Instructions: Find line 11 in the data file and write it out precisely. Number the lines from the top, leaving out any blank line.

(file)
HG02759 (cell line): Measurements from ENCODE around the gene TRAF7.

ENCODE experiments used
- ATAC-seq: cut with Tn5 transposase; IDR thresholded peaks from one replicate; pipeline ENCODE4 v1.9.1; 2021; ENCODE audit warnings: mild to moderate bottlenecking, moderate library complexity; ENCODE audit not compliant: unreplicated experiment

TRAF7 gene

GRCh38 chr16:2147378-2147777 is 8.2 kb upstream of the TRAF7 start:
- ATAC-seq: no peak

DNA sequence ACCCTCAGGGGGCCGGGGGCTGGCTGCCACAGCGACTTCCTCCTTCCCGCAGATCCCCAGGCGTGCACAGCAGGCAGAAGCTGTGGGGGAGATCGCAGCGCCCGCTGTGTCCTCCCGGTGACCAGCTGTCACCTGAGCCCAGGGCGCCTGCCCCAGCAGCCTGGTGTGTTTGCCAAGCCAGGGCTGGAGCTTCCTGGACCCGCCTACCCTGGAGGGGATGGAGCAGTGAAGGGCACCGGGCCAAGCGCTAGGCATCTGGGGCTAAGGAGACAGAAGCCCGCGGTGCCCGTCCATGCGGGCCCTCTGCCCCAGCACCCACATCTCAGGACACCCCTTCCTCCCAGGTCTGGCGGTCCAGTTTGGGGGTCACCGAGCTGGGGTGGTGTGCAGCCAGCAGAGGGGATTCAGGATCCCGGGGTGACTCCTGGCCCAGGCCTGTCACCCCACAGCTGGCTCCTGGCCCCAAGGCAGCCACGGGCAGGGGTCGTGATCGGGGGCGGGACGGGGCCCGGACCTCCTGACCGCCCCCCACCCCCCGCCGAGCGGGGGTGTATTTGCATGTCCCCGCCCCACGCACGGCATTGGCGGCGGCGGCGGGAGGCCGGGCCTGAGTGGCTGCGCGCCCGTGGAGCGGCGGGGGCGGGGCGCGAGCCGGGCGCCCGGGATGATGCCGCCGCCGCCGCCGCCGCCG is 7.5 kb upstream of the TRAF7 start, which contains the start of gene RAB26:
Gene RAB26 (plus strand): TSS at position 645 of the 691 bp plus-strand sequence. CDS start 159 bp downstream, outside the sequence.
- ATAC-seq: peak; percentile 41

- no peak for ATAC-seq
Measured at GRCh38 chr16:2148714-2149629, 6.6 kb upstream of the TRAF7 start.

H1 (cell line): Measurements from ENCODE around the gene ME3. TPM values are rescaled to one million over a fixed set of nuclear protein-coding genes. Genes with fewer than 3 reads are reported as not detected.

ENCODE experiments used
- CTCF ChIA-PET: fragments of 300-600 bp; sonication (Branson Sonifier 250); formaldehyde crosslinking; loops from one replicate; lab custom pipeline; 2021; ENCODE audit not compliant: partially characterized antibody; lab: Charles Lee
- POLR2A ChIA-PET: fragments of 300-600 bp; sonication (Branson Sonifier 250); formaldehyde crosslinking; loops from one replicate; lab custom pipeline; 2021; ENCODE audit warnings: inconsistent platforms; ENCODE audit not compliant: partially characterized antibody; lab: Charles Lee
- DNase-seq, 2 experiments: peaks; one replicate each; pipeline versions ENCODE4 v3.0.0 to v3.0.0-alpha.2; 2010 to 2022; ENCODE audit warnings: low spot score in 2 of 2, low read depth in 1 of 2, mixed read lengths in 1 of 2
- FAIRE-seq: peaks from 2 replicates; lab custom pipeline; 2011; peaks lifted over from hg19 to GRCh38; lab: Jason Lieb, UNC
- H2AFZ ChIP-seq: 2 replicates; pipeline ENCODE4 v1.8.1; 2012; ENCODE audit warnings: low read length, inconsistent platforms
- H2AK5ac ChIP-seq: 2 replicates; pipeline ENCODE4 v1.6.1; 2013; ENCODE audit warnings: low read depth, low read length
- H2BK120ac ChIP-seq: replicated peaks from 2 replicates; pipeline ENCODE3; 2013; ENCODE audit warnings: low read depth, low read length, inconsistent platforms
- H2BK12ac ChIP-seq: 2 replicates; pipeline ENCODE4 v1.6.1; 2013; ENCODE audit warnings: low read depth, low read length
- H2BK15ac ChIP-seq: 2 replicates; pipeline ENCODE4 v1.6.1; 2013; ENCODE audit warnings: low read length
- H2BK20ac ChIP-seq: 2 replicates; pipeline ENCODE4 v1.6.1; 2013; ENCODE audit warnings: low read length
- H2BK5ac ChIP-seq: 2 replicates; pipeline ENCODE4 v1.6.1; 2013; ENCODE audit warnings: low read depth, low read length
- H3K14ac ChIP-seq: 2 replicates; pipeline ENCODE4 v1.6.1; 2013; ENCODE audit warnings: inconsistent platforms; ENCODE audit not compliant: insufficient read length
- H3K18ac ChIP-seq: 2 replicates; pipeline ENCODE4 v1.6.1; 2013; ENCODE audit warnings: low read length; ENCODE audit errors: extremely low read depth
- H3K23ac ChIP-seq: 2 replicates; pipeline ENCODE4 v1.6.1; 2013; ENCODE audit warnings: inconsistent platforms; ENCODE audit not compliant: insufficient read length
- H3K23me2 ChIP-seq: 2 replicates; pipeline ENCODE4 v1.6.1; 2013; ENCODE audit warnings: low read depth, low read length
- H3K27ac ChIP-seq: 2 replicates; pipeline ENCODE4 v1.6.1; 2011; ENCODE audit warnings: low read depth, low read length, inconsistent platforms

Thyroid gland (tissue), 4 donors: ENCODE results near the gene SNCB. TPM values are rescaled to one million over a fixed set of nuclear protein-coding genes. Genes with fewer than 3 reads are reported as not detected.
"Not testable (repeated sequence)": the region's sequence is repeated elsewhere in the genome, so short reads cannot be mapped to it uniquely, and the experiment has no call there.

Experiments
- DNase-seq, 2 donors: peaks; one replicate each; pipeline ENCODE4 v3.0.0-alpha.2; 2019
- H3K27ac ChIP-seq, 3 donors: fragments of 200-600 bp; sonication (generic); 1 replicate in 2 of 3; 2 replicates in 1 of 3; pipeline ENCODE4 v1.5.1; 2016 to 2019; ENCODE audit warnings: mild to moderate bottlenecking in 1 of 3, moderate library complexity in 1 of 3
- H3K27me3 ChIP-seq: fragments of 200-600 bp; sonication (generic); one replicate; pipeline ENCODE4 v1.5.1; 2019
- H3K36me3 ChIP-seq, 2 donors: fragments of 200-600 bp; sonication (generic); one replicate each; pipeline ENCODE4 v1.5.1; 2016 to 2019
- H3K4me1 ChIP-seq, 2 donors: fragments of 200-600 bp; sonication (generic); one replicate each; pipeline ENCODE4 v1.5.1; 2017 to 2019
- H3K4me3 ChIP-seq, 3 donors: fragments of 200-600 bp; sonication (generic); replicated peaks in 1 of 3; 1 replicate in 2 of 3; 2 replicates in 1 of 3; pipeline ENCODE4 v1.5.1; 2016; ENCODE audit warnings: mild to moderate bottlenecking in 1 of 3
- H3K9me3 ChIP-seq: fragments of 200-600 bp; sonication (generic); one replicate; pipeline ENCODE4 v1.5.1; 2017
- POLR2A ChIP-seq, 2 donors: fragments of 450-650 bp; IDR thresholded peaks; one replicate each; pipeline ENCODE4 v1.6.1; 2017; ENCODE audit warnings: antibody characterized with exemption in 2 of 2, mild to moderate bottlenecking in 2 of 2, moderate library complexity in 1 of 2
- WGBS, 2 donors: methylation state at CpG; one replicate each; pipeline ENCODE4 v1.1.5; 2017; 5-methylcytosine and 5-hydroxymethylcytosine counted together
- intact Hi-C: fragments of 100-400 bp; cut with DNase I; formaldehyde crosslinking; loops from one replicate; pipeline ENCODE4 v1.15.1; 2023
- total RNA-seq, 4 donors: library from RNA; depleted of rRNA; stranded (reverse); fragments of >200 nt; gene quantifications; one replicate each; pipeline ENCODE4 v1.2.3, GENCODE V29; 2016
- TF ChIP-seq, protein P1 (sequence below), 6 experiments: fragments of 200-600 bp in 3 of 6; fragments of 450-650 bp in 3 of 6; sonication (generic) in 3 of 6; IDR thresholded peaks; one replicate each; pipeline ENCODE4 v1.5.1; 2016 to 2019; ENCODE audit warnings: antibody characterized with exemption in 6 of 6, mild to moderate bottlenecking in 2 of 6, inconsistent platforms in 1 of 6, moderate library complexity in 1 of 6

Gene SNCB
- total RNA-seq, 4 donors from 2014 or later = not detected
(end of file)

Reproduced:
Measured at GRCh38 chr16:2148714-2149629, 6.6 kb upstream of the TRAF7 start.